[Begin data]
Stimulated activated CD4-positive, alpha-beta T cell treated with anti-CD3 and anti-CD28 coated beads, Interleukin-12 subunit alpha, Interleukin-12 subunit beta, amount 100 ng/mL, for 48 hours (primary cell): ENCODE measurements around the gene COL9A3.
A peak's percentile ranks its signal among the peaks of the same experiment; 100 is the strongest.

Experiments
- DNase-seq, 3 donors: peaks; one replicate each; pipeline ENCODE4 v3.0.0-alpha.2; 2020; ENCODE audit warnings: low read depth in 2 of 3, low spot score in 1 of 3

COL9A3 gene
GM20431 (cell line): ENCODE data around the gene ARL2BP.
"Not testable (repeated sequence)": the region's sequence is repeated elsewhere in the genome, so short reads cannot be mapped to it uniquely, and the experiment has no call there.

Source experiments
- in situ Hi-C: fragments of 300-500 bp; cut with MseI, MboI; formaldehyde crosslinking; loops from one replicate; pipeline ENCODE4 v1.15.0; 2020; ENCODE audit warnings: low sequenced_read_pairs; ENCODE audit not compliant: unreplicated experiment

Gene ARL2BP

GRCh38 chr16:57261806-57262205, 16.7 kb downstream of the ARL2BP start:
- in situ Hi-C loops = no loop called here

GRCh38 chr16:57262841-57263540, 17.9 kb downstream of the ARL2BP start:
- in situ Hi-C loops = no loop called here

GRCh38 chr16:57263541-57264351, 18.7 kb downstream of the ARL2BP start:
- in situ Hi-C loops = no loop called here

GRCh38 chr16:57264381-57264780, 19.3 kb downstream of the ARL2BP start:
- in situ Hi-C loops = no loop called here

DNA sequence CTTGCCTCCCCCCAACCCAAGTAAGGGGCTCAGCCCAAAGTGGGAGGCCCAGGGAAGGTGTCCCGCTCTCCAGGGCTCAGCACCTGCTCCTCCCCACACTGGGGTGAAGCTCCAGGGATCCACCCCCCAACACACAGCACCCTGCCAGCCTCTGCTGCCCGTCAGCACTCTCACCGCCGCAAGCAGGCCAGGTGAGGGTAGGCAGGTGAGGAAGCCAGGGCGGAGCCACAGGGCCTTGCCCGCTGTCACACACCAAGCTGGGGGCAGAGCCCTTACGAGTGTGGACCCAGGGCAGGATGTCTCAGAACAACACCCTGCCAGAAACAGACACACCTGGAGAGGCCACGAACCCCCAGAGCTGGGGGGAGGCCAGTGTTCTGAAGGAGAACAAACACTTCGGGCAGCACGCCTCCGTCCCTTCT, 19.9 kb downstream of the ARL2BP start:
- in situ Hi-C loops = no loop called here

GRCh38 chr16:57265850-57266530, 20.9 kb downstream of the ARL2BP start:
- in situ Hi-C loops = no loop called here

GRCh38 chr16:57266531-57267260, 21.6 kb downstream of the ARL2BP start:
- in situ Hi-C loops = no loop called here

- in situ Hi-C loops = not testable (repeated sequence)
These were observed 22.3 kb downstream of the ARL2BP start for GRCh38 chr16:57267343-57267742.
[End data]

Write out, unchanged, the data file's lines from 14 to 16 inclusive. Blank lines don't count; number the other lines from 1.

- in situ Hi-C loops = no loop called here

GRCh38 chr16:57263541-57264351, 18.7 kb downstream of the ARL2BP start:
- in situ Hi-C loops = no loop called here